A property inspection is a small investment that plays a big role in your home-buying process. Our thorough inspection services include a complete assessment of the home’s systems and interior/exterior components, also evaluating how these systems are working together and identifying areas that need to be watched, repaired or replaced.

How Much is a Home Inspection ?

According to the U.S. Department of Housing and Urban Development (HUD), costs for home inspections vary dramatically, depending on the region, size and age of the house, scope of services and other factors, typically ranging from $300 to $500. The reported average costs around $315, with condos and homes under 1,000 sq. ft. costing as little as $200 and homes over 2,000 sq. ft. costing $400 or more.

Here is what you should know going into the home inspection process:

  • Inspectors quote inspection fees using different methods. Some charge a flat rate by square footage of the living areas, some by square footage under the roof, or others may charge by amount of time spent on the inspection.
  • Typically, the larger your home is, the more you should expect to pay for an inspection.
  • The age of the home can affect cost as well. Newer homes can usually be inspected in a shorter time than older ones due to repairs, additions and other aspects that come with age.
  • There’s no industry standard for calculating home inspection price, so be sure to ask your inspector up front how much you’ll be charged.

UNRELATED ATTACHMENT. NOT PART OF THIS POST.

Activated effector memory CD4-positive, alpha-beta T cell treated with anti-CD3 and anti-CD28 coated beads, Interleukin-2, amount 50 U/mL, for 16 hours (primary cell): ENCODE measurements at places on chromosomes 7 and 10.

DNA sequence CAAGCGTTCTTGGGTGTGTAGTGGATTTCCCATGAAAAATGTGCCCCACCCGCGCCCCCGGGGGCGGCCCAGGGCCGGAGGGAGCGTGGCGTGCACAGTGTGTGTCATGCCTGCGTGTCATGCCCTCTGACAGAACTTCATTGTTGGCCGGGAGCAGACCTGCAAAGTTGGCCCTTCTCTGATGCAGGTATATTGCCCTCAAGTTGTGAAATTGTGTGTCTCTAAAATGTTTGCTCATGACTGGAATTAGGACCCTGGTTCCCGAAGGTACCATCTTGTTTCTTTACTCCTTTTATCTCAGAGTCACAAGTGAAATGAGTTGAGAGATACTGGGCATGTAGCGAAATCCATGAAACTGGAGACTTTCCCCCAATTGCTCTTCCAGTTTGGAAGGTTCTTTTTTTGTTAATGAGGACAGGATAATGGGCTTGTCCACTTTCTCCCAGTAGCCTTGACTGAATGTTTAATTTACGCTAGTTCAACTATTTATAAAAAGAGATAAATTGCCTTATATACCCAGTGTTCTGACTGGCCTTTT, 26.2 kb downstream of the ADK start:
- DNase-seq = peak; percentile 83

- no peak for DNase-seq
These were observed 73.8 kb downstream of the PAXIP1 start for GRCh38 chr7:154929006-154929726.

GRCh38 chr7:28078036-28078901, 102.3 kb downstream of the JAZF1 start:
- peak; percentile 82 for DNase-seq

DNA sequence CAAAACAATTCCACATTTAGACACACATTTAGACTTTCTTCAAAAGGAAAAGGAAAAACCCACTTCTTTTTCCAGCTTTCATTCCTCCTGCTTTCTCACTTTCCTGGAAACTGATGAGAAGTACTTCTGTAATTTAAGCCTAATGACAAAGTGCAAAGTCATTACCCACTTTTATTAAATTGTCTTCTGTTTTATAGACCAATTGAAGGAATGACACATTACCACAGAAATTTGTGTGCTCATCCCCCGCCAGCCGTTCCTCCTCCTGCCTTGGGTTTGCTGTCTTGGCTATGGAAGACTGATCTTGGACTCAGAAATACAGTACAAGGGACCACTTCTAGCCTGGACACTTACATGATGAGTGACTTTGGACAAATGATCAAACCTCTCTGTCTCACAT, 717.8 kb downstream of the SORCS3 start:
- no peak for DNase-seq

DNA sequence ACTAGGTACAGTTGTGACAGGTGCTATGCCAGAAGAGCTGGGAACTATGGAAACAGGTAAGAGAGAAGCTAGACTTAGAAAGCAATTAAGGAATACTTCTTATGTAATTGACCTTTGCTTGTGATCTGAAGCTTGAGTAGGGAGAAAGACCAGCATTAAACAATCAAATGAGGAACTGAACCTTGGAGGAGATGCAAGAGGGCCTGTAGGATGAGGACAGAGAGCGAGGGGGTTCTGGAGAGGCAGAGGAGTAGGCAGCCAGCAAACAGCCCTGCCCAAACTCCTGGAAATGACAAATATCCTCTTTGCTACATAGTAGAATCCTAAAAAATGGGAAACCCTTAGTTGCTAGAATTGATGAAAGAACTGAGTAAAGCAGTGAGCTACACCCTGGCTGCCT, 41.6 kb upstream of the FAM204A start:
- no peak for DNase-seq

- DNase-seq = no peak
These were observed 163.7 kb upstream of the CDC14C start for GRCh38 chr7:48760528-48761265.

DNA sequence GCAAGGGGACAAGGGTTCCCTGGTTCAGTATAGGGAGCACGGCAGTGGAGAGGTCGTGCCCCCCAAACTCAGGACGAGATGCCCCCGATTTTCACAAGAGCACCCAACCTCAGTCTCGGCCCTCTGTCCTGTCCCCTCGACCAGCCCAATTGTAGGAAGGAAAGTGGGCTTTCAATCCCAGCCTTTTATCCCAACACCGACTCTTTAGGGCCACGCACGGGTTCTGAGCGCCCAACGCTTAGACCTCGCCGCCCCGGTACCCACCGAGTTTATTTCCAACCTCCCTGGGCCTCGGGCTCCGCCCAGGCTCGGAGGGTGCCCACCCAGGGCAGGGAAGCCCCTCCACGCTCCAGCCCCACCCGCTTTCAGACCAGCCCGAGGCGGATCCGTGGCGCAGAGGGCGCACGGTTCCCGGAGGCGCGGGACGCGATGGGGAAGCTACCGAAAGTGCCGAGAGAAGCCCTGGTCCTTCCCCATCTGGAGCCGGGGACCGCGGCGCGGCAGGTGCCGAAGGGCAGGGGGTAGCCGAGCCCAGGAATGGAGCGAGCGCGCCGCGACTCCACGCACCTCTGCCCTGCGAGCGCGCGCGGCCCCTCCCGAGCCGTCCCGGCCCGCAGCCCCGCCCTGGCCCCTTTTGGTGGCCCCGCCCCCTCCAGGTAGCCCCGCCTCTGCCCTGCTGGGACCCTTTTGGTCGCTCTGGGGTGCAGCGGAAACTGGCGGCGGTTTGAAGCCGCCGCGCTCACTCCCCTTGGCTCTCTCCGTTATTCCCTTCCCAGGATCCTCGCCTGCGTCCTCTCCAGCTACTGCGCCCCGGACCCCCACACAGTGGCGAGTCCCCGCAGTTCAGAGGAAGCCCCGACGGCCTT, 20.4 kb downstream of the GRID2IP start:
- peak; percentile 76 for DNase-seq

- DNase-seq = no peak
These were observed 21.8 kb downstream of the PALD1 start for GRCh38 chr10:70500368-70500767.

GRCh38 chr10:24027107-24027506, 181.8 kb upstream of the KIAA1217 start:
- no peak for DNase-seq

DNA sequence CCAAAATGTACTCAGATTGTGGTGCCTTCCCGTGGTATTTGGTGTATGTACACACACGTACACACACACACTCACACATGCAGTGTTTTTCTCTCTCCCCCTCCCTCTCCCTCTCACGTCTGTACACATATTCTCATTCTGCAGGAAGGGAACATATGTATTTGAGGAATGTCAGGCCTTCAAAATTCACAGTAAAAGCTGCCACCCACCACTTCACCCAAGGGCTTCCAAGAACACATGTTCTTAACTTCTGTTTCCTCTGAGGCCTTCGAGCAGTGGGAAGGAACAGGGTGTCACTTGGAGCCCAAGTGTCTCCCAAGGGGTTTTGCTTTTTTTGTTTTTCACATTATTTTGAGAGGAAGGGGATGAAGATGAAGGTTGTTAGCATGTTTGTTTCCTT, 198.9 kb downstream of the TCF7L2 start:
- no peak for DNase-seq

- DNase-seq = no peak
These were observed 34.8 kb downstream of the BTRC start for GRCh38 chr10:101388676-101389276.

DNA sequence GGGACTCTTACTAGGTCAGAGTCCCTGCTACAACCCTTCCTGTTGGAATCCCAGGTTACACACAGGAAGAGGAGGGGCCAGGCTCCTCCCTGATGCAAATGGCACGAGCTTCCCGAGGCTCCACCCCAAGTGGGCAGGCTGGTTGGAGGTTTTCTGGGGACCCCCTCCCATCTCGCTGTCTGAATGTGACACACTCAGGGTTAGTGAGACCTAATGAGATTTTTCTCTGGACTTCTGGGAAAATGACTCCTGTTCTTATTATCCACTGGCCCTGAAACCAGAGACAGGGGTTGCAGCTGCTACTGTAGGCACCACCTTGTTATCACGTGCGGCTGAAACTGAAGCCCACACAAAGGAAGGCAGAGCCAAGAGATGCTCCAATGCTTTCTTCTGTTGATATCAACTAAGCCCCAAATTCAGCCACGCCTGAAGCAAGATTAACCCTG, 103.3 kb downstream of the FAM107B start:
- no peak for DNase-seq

• Paying the lowest cost doesn’t always mean you’re getting the best value. Inspectors aren’t regulated by the HUD, so inspectors charging the cheapest rates may not be providing the most thorough service.

 

If you’re ready to purchase a home, before you close the deal, Inspect-It 1st! Our pre-purchase inspections will give you the accurate information you need to make one of life’s most important decisions, with confidence. We encourage potential buyers to accompany the inspector, and after our on-site inspection and consultation, you will receive our high-quality, thorough inspection report, complete with color photos and an easy-to-use summary. Contact us today to learn more about the home inspection process and to get started on yours!

 

The Importance of Water Quality Testing This Summer

Posted on: May 24th, 2016 | No Comments

Water quality testing keeps your family safe.Water quality testing on an annual basis or when purchasing a new home prevents unnecessary health risks to you and your family. While the United States has one of the safest and healthiest water supplies in the world, there’s still a chance of contamination. The only way to be sure of the water being delivered to your home is through water quality testing by professionals. Even if you have a water test kit, it’s not something you can figure out on your own. There are contaminants that may escape the detection of anyone who isn’t trained in what to look for and where.

 

Is water quality testing regulated?

Yes. The Environmental Protection Agency (EPA) regulates your tap water so that it is safe to drink and use. They create rules for proper water treatment and the maximum contaminant levels of different elements that can safely exist in a public water supply without posing a risk.